Monday, April 18th, 2011
The same cold that inspired The Great Pudding Experiment and kept my youngest home from school last week saw fit to share its wealth of fever and snot with the rest of the family over the weekend. One thing you have to give the common cold, it’s egalitarian in its distribution, a regular Communist Manifesto for low grade viruses.
My eldest daughter – along with me, this week’s guest of honor in the Kerson family Petri dish – smooths out life’s rougher edges with an aplomb far beyond her 10 tender years. Really, I often wish that I could roll with the punches as neatly as she does, and the example she sets makes me tremendously proud. A case in point, there she is over at the right, home sick with a nasty cold and a nearly-broken wrist, and she’s whisking eggs for the subject of this post, a recipe largely of her construction: a simplified version of Joel Robuchon’s epic pommes purees, with very gently scrambled eggs – almost a custard, the way I like to cook them – and big slug of truffle-y love.
To give credit where it’s due, I cook scrambled eggs and I cook mashed potatoes all the time, but generally not together. So, while both eggs and potatoes make quintessentially classic mates for truffles, it took my 5th grader to point out the you might want to put the one on top of the other; generally, I prefer to build dishes with more varied textures, but sometimes I can’t pile enough smooth, silky luxuriance onto one plate, and that’s the nut of my little Miss M’s idea. She also insisted that I take the blame for the truffles; her version depends instead on thick slab bacon for ballast, preferably from one of our fine local pig butchers such as Black Pig or Willowside, and who doesn’t like a little smoky, salty, pig fat with their fancy eggs and taters?
Coincidentally, or perhaps not, this dish of fingerling potato mousse with egg yolk and truffle, which I was lucky enough to eat on my birthday more than 10 years ago and which I remember to this day, has been on the menu forever at the legendary Taillevent in Paris, so the kid must be on to something. Granted, my daughter’s version turned out to be less clever-looking, but it’s cheaper by an order of magnitude, reproducible by mere mortals, and delicious all the same, and I can’t wait to try it again with fresh truffles and their jus instead of the jarred “cream” we brought home from Big John’s.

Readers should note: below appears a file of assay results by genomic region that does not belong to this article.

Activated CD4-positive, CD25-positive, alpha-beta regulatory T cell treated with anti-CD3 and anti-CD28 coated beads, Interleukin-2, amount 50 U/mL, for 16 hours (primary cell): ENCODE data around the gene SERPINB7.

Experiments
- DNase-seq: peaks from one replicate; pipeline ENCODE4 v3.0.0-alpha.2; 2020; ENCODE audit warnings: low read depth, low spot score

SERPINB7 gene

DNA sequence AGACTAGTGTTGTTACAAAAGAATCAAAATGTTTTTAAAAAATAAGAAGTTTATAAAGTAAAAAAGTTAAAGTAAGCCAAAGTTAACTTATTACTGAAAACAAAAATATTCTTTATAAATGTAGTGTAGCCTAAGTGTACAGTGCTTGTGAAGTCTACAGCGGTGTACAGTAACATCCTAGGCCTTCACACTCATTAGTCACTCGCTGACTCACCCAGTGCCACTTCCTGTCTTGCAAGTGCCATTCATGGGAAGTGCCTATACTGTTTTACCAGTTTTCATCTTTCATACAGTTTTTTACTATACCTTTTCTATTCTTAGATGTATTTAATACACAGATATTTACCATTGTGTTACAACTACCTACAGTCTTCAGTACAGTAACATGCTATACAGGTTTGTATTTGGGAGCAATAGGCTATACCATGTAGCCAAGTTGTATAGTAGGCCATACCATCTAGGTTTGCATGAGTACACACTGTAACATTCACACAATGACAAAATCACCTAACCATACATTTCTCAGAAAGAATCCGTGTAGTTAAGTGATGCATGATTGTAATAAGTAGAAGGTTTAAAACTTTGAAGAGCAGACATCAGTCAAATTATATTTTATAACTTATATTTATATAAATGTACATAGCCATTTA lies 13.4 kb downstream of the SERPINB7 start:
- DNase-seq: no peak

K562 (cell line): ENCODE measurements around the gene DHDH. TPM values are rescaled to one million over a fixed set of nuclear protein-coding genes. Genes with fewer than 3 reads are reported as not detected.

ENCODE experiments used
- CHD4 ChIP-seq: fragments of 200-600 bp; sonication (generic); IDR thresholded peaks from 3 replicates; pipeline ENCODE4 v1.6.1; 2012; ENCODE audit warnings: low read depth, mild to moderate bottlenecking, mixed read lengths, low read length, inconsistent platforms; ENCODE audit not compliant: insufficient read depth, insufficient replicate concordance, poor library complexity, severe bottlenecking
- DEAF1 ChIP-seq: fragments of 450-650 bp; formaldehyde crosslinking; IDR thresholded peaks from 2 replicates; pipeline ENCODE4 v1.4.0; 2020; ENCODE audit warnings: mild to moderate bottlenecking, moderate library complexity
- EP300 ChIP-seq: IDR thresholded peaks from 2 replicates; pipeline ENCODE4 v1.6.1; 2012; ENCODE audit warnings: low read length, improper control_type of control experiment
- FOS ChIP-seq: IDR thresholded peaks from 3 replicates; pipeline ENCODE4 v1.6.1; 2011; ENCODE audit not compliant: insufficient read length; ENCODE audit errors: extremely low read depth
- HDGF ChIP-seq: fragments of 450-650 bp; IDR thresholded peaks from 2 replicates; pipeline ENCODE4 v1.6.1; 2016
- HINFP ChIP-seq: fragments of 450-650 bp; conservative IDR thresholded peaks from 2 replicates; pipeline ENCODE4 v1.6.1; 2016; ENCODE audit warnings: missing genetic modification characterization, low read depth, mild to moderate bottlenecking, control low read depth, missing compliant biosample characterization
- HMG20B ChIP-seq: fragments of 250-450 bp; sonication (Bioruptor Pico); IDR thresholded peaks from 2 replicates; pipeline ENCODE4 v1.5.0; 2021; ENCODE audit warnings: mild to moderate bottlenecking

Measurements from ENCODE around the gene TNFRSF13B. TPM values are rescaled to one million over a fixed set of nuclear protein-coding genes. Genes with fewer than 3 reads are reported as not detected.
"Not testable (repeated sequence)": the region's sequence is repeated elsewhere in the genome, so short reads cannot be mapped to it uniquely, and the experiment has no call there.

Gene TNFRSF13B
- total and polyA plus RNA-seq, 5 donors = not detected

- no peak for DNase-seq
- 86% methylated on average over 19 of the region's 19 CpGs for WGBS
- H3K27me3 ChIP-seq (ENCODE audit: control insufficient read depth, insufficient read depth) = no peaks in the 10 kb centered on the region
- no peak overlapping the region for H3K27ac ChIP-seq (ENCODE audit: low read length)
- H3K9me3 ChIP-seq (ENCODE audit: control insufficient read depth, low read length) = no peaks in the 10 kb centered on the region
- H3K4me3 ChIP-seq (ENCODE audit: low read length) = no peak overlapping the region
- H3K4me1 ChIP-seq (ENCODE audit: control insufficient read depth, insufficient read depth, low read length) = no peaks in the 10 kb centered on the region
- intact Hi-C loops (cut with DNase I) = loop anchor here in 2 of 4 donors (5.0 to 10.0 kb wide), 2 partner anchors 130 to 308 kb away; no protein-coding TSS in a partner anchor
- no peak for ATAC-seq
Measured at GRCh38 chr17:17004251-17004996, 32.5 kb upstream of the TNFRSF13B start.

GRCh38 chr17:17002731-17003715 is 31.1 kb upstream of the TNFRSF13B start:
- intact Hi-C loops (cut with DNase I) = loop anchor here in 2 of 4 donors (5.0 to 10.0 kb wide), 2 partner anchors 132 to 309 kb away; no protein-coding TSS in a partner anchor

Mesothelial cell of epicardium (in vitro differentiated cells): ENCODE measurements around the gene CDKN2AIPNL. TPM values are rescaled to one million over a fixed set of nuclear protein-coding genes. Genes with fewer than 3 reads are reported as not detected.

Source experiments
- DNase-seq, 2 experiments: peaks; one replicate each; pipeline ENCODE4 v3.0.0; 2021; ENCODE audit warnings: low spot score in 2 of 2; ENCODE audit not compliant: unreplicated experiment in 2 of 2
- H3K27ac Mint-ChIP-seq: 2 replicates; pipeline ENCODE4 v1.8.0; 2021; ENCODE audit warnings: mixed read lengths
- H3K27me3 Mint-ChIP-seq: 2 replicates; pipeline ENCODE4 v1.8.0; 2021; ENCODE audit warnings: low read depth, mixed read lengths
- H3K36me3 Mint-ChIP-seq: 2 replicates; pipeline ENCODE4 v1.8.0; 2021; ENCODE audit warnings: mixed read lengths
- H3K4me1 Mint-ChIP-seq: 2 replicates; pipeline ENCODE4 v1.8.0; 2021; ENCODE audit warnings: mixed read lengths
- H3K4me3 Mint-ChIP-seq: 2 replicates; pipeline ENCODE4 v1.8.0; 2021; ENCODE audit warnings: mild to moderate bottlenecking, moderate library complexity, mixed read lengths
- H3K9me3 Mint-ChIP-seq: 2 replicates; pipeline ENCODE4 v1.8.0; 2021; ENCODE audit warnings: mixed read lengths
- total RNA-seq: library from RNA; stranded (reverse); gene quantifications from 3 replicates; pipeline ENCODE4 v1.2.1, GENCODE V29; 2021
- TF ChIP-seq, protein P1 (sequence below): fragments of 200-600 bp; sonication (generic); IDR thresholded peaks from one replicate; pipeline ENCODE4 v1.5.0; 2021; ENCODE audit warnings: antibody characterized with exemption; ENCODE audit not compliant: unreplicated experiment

Gently Scrambled Eggs with Pommes Puree and Truffles (4 servings)
Ingredients: 2lb waxy potatoes (I love Yukon Golds, and they’re easy to find, but I’ve seen similar recipes call for all sorts; the main thing is that they be freshly dug, if at all possible); 1C of milk or cream, heated; as much cold butter as you can use with a clear conscious, cut into small cubes (seriously – you’d be shocked to read how much butter a classic Pommes Puree uses; but at least a stick, and you could double that if you were so inclined); 1 dozen very fresh eggs; (preferably from one of our many local chicken farmers; I prefer not to use Arucaunas, however, because the yolks tend not to be as golden) ; fresh or jarred truffles (whole, or in pieces, or in a “cream”, as mine were – at $14 for a little 1oz jar, they seem expensive, but the all-in, per-plate ends up at what you’d pay for a burrito).
- Scrub and boil the potatoes in their skins, until fork-tender to the core (this will take maybe 30 minutes; I’ve been known to cheat by peeling and cutting into pieces first to save time, but the product suffers).
- Whisk the eggs with a little salt and white pepper and a splash of water, milk or cream, and cook in a buttered, non-stick pan over very low heat, stirring to achieve a uniform consistency. The key to the eggs is to keep them moving and cook them very slowly (maybe 30 minutes for a dozen in a large pan).
- Drain and peel the cooked potatoes and – working quickly, it is vital that they remain hot – and pass through a ricer or a sieve. Mash in the cold butter in batches, add the hot milk or cream to achieve the desired consistency, and adjust the seasoning (they’ll take quite a bit of salt).
- Make a mound of potatoes in the bottom of a pasta bowl, press a well into the middle, fill with the scrambled eggs, and top with a quenelle of the truffle cream (or a pile of shavings, if fresh). Garnish with fleur de sel, and maybe some chives. (I’m actually not too keen on the presentation we came up with; if you come up with a prettier version, please send in the pic so I can post it and copy you!)
[Photo Credit for Taillevent Potatoes: The Closet Glutton]